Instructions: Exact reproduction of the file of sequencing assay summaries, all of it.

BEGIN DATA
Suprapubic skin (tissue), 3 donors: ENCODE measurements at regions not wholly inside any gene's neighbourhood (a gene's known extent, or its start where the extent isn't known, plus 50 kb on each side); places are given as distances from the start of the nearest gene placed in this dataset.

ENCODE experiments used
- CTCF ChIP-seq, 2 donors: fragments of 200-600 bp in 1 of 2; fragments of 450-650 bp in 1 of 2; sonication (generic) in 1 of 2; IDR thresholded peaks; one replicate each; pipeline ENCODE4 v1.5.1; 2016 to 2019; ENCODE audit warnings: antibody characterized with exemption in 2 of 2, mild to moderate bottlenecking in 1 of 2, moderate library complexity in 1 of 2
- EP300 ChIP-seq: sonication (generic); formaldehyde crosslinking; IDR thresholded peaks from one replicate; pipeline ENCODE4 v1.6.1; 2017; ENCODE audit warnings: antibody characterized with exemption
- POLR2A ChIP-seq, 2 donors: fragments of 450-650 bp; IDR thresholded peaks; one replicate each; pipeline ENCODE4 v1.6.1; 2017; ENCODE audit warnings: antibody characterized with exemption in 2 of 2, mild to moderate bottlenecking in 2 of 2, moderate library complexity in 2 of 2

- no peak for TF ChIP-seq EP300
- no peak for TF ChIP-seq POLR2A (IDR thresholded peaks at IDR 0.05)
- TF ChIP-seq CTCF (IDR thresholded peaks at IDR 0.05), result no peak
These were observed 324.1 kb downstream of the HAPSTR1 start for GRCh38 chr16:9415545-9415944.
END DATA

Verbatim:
Suprapubic skin (tissue), 3 donors: ENCODE measurements at regions not wholly inside any gene's neighbourhood (a gene's known extent, or its start where the extent isn't known, plus 50 kb on each side); places are given as distances from the start of the nearest gene placed in this dataset.

ENCODE experiments used
- CTCF ChIP-seq, 2 donors: fragments of 200-600 bp in 1 of 2; fragments of 450-650 bp in 1 of 2; sonication (generic) in 1 of 2; IDR thresholded peaks; one replicate each; pipeline ENCODE4 v1.5.1; 2016 to 2019; ENCODE audit warnings: antibody characterized with exemption in 2 of 2, mild to moderate bottlenecking in 1 of 2, moderate library complexity in 1 of 2
- EP300 ChIP-seq: sonication (generic); formaldehyde crosslinking; IDR thresholded peaks from one replicate; pipeline ENCODE4 v1.6.1; 2017; ENCODE audit warnings: antibody characterized with exemption
- POLR2A ChIP-seq, 2 donors: fragments of 450-650 bp; IDR thresholded peaks; one replicate each; pipeline ENCODE4 v1.6.1; 2017; ENCODE audit warnings: antibody characterized with exemption in 2 of 2, mild to moderate bottlenecking in 2 of 2, moderate library complexity in 2 of 2

- no peak for TF ChIP-seq EP300
- no peak for TF ChIP-seq POLR2A (IDR thresholded peaks at IDR 0.05)
- TF ChIP-seq CTCF (IDR thresholded peaks at IDR 0.05), result no peak
These were observed 324.1 kb downstream of the HAPSTR1 start for GRCh38 chr16:9415545-9415944.